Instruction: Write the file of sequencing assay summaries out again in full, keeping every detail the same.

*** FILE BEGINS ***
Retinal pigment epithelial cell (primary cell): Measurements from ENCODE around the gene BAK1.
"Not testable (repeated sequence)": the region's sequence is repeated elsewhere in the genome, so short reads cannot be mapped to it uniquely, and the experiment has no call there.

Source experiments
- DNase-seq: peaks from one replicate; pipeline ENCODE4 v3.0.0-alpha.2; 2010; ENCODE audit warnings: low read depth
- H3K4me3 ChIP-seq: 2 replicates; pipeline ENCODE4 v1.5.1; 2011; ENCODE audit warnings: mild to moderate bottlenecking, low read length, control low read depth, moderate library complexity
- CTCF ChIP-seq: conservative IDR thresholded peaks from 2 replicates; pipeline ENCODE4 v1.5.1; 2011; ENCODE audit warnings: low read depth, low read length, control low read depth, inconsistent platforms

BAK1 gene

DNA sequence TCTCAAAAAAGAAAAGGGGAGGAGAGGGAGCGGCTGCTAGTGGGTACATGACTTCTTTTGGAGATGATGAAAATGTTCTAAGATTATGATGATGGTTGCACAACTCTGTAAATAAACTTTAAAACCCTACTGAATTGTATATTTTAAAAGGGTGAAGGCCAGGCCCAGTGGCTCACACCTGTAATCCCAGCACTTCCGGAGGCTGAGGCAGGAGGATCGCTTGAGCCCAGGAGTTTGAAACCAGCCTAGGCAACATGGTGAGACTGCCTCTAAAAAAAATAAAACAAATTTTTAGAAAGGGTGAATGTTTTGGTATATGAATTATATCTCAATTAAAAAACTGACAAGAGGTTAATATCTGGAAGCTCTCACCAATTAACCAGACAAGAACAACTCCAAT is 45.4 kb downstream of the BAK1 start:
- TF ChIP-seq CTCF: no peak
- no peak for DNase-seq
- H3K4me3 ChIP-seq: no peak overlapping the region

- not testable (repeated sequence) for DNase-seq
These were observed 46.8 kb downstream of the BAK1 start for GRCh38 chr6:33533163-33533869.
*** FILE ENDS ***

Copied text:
Retinal pigment epithelial cell (primary cell): Measurements from ENCODE around the gene BAK1.
"Not testable (repeated sequence)": the region's sequence is repeated elsewhere in the genome, so short reads cannot be mapped to it uniquely, and the experiment has no call there.

Source experiments
- DNase-seq: peaks from one replicate; pipeline ENCODE4 v3.0.0-alpha.2; 2010; ENCODE audit warnings: low read depth
- H3K4me3 ChIP-seq: 2 replicates; pipeline ENCODE4 v1.5.1; 2011; ENCODE audit warnings: mild to moderate bottlenecking, low read length, control low read depth, moderate library complexity
- CTCF ChIP-seq: conservative IDR thresholded peaks from 2 replicates; pipeline ENCODE4 v1.5.1; 2011; ENCODE audit warnings: low read depth, low read length, control low read depth, inconsistent platforms

BAK1 gene

DNA sequence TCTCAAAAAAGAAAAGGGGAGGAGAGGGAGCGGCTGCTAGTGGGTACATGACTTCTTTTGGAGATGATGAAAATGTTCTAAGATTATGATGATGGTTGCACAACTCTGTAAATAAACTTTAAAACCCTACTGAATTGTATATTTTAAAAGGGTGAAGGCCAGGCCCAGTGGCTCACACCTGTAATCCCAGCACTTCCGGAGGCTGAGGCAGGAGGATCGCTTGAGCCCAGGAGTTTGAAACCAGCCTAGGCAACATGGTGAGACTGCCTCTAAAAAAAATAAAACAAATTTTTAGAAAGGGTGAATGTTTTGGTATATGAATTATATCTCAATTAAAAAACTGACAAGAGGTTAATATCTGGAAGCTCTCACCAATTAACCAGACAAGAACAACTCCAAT is 45.4 kb downstream of the BAK1 start:
- TF ChIP-seq CTCF: no peak
- no peak for DNase-seq
- H3K4me3 ChIP-seq: no peak overlapping the region

- not testable (repeated sequence) for DNase-seq
These were observed 46.8 kb downstream of the BAK1 start for GRCh38 chr6:33533163-33533869.